As a result, I had developed a fairly chunky vocabulary by about third grade. I knew most of the little words, and lots of the big ones, too. The problem is, when you're a third grade boy, and you're already known for sitting in a corner with a novel, having a big vocabulary is NOT a good thing. You get questions like, "Why do you use so many big words?" And, "You just use a lot of big words to show off." Or, "What are you talking about?"
No kid likes to attract that kind of attention, or at least I didn't, so I can actually remember making a conscious decision to use fewer big words. And to swear more. Lots more (that part I liked). Pretty soon I could swear like a marine, and by sixth grade, I like to think that you could have talked to me and never known I'd read a book in my entire life.
Now that I'm an adult, I still have echoes of this. I still cringe sometimes when I hear a three-dollar word creep out. I know this doesn't make sense completely—people tend to appreciate well-spoken adults, and they sort of expect writers to be word-nerds—but it's a lingering effect from being the bookish kid.
But on paper ... now that's a whole different ballgame. I'm a total word hound, and when I say I'm editing, what that means is I'm usually combing the book looking to replace and upgrade single words. See, I believe in precision, especially in verbs. I believe very strongly that there is a world of difference between "crying out" and "yelling" and "screaming." And sometimes people lope, while other times they jog, and yet still other times they might run or sidle. And I believe IT MATTERS which one they actually do—these aren't synonyms. (Don't even get me started on the whole idea of thesauri ...)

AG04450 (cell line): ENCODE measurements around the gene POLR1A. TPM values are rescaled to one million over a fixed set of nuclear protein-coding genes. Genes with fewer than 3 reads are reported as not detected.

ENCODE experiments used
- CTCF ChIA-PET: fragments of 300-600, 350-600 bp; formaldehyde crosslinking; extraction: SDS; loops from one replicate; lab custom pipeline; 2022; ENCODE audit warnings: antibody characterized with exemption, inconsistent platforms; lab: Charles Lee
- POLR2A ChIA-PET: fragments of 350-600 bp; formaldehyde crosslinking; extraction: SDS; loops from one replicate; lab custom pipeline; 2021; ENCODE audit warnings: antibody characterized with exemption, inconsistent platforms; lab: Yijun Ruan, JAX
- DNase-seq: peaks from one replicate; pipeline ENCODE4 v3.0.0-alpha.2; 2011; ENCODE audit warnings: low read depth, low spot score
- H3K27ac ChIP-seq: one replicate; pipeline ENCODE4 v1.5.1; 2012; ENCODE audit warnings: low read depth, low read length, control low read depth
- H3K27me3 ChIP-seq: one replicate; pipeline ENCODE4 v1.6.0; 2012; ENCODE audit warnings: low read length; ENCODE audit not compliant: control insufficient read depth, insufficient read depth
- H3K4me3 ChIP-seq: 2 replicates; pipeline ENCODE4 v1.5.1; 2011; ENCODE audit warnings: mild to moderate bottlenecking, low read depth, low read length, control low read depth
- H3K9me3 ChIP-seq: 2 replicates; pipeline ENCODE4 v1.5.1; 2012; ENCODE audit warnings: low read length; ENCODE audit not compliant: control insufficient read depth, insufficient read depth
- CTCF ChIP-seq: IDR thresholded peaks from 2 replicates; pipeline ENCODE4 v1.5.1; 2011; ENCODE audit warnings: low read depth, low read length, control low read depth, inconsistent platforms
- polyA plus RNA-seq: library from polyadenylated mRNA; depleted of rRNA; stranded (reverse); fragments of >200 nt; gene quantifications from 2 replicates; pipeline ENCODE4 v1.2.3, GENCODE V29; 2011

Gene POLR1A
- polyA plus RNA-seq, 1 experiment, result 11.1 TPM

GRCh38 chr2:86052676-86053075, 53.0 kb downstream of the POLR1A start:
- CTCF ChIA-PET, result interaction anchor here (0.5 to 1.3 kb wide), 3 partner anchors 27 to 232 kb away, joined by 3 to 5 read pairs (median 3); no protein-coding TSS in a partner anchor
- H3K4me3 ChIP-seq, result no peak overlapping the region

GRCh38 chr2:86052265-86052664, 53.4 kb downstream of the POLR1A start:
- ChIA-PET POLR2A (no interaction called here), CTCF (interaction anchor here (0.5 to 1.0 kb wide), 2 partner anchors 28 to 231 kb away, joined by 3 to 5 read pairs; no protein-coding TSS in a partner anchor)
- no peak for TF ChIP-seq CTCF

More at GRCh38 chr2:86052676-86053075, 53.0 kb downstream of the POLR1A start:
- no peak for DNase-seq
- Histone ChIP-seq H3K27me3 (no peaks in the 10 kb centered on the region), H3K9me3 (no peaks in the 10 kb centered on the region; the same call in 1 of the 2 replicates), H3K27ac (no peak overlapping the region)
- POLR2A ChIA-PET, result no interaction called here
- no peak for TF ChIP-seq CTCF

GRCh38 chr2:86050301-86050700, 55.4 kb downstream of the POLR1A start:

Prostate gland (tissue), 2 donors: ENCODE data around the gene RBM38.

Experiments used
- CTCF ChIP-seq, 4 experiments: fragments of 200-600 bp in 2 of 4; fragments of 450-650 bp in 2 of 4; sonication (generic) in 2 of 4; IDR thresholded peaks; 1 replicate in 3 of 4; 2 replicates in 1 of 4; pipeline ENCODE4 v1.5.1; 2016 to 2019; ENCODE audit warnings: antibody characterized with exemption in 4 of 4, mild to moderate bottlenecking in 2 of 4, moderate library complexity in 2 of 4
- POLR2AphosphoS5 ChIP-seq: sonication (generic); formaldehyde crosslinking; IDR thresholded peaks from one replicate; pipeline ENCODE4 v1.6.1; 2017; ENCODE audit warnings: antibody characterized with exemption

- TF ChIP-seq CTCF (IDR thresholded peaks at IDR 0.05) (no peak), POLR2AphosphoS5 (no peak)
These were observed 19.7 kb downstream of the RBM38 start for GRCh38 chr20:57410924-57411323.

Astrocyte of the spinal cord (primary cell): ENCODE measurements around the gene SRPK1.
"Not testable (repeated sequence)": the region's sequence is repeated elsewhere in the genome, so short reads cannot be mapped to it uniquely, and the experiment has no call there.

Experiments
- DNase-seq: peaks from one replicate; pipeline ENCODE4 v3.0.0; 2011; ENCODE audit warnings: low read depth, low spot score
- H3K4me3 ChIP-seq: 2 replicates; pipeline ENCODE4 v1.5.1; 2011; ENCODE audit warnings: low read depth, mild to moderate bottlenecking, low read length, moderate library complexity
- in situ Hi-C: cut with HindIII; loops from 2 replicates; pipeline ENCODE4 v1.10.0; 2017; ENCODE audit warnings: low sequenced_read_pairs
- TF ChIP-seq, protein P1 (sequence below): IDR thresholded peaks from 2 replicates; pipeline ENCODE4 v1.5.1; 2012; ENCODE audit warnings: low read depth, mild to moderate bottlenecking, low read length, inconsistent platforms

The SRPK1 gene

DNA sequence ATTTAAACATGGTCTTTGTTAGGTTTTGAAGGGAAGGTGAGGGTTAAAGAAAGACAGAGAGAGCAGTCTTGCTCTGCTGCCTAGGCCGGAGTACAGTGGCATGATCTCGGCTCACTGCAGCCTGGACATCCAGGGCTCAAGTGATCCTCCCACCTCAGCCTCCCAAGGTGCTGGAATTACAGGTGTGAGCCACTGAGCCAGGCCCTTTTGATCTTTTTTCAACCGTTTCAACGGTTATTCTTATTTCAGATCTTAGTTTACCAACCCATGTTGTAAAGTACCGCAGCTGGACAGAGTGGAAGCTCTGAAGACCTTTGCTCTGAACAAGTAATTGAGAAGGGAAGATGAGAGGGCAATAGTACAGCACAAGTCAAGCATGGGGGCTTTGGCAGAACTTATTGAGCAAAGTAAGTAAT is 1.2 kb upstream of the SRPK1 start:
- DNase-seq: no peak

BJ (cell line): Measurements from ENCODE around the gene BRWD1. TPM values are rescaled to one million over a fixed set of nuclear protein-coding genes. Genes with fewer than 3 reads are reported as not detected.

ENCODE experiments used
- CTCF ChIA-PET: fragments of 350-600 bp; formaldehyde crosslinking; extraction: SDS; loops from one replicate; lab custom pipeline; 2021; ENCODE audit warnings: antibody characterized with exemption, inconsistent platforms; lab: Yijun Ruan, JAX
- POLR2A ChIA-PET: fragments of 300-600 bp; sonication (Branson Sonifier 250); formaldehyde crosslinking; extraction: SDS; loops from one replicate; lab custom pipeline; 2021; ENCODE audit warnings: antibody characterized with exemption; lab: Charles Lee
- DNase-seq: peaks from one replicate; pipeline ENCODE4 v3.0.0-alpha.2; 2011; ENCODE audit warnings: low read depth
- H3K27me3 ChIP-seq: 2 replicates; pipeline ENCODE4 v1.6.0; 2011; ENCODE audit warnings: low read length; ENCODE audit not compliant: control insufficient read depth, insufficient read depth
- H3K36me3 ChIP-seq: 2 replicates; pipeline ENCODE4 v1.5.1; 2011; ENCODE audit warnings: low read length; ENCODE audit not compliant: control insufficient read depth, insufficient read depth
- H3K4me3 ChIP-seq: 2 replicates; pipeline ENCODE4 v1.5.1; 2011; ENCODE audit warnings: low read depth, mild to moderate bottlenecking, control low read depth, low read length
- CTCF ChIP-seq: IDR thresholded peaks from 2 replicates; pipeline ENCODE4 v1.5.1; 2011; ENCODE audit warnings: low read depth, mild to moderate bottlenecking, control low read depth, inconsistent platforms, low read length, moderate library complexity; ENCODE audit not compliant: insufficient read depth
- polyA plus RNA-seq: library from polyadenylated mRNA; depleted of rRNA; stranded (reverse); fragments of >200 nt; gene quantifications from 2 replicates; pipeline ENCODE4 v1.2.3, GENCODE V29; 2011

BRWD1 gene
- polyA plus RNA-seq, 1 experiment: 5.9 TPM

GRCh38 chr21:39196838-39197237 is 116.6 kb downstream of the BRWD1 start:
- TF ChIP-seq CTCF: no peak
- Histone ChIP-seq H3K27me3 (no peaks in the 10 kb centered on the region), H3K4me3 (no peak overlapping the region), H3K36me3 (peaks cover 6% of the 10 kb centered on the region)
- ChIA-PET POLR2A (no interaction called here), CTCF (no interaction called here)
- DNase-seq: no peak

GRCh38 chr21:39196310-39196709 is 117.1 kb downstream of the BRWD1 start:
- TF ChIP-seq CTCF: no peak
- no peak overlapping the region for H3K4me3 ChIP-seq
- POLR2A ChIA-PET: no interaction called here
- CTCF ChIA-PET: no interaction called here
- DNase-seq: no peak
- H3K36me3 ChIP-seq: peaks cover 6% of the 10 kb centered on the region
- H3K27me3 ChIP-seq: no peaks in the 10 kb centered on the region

I respect writers who choose their words carefully, and I'm almost instantly bored by prose that lacks any specificity of description. As a reader, I can almost feel the writer casting around, spilling whole paragraphs while they look for the right few words. Sometimes it's sloppy editing, sometimes lazy writing, and other times it's just a lack of vocabulary. Even in simple books, aimed at children, I think word choice matters a great deal.
I'm afraid this might sound elitist, but I really don't mean it like that. After all, I'm the kid who taught myself to avoid big words.... To me, this a craft question, and this has everything to do with how good you are and how good you can be. If I was a brick layer, I'd want to know all the kinds of brick available. If I was a painter, I'd want to know every shade of white I could memorize. So as a writer, there should be a hunger to know every word (impossible, of course) and a willingness to spend time looking for just that perfect one.
So you see, I'm not really ranting. I'm exhorting.